KM: As more publishers get into the branded content space, our readers have an expectation that the branded content is on par with the storytelling experiences offered by our newsroom. It means that a lot of eyes are on our work and we have to uphold the utmost respect for our audience. We’ve been ahead of the FTC guidelines about native content per our own vigilance at being transparent with our advertising content. We clearly mark everything that’s paid for and label it with a blue bar so that there’s no confusion. We never want a reader to click on one of our Paid Posts thinking it was a newsroom story. At T Brand Studio, we might work months on a content program — we want people to read it because it’s a great branded experience.

How do you see the role of newspapers changing in the next 10 years?

DBS: Newspapers will be around in 10 years much the same way they are now.  A few will disappear along the way but most of the big dogs will still be around. It’s 20 or 30 years from now when the crystal ball gets hazy. I think news consumption will be a hyper-customized experience. My home page or front page could end up being completely different from the person right next to me although we’re technically reading the same newspaper.

KM: The role of newspapers will undoubtedly continue to evolve. As a destination for news, it’s in the best interest of our industry to be as relevant, agile and innovative as possible. At the same time, we need to ensure that our reporting remains consistently the most important mission, especially in an era where fact-checking and accuracy must compete with speed. To me, that’s the promise of institutions like The Times: accurate, comprehensively researched and high-quality information will always be in demand, and I can’t foresee a healthy evolution of our society where that wouldn’t be true.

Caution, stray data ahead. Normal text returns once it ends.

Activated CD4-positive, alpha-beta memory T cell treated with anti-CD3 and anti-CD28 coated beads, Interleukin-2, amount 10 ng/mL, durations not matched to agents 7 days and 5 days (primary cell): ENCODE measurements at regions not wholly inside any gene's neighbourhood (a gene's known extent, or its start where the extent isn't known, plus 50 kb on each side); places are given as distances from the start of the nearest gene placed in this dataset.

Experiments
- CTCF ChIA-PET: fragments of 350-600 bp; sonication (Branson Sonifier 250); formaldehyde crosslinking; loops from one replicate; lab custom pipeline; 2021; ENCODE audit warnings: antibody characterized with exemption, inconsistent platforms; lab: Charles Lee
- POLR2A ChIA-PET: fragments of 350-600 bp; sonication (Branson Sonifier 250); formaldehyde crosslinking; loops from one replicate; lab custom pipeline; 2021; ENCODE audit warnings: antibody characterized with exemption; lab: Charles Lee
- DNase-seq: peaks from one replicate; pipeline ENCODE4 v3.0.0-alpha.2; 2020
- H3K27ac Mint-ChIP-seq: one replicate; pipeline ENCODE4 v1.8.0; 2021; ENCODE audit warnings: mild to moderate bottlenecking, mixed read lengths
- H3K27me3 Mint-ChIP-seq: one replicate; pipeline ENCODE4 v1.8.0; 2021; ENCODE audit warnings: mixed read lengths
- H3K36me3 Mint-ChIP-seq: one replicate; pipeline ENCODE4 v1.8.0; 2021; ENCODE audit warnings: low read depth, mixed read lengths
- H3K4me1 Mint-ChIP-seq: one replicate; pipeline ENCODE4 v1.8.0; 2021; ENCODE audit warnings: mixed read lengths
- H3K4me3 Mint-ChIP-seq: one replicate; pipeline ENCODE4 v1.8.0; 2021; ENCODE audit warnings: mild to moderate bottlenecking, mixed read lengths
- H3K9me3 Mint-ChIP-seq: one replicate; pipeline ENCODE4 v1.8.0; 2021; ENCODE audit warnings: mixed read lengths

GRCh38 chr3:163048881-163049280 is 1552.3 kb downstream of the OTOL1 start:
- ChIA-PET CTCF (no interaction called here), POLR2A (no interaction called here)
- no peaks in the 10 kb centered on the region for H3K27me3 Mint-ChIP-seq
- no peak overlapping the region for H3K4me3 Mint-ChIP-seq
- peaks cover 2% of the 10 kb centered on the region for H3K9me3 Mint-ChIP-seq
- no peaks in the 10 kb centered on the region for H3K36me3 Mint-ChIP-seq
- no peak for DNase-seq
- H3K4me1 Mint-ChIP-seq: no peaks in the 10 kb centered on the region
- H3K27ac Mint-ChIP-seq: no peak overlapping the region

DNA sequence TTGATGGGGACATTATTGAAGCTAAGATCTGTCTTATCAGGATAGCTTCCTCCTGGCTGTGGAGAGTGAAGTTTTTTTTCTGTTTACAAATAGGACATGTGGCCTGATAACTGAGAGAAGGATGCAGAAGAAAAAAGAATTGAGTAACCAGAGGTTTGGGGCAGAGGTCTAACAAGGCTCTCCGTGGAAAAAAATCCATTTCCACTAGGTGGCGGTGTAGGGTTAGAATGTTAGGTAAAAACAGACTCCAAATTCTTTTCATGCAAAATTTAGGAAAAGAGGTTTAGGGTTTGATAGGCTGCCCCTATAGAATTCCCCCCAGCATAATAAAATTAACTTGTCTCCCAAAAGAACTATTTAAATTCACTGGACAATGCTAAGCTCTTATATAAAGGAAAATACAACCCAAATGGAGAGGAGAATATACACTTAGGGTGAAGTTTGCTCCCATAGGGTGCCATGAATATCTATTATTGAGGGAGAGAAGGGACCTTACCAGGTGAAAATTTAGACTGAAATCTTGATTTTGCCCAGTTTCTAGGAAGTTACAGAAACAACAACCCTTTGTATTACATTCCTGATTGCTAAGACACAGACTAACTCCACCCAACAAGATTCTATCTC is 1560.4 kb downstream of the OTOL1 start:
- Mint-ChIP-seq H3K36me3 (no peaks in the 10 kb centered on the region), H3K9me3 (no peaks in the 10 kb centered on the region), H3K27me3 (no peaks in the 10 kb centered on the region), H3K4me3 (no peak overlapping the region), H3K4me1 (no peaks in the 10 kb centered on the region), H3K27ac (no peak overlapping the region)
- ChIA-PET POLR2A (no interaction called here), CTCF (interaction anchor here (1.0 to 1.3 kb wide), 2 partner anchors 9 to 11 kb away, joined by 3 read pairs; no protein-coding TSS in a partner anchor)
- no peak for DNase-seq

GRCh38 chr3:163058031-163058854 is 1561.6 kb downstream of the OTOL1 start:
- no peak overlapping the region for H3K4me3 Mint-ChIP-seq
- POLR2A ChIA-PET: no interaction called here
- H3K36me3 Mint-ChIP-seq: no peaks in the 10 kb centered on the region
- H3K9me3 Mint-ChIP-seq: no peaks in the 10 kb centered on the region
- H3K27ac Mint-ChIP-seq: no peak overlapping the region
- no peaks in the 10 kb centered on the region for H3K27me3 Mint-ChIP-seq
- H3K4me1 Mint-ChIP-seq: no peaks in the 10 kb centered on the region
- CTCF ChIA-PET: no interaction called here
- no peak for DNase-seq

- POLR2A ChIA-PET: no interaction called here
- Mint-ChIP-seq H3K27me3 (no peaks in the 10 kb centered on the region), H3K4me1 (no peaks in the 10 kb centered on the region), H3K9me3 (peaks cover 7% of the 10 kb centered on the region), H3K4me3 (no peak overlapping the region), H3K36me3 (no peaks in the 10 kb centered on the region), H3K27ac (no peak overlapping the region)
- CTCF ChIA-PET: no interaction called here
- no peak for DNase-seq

What do we have to look forward to for your talk at PSFK 2016?

DBS: Branded content studios are everywhere. Practically every major media company has launched one, but I think the content studio craze will go the same way as the startup gold rush of the early 2000s and the one-off projects that dominate now will give way to long-term partnerships. Our presentation will focus getting a conversation going to see what we can all be doing now to stay in this game for the long haul.

KM: Brands can now create high-quality branded content that can compete with material people pay for and subscribe to. There’s going to be an entirely new exploration of what branded content can do. Budgets will be bigger and so will the stakes: Great content is expensive and timely to make and it’s the role of content studios to deliver audiences with impact. Personally, I’m thrilled by the artistry and imagination that’s happening in the content space. From branded podcasts to web series to augmented reality experiences, we’re on the upswing of an incredible creative revolution happening at the intersection of media and advertising.

To hear Denise, Katie,  and other thought leaders inspire Ideas That Transform, join us at the PSFK 2016 conference on May 13 in New York City. Check out our events page to see speakers, workshops, and more. Sign up for a PSFK membership at the checkout to save $300 on the total package. Get your tickets today!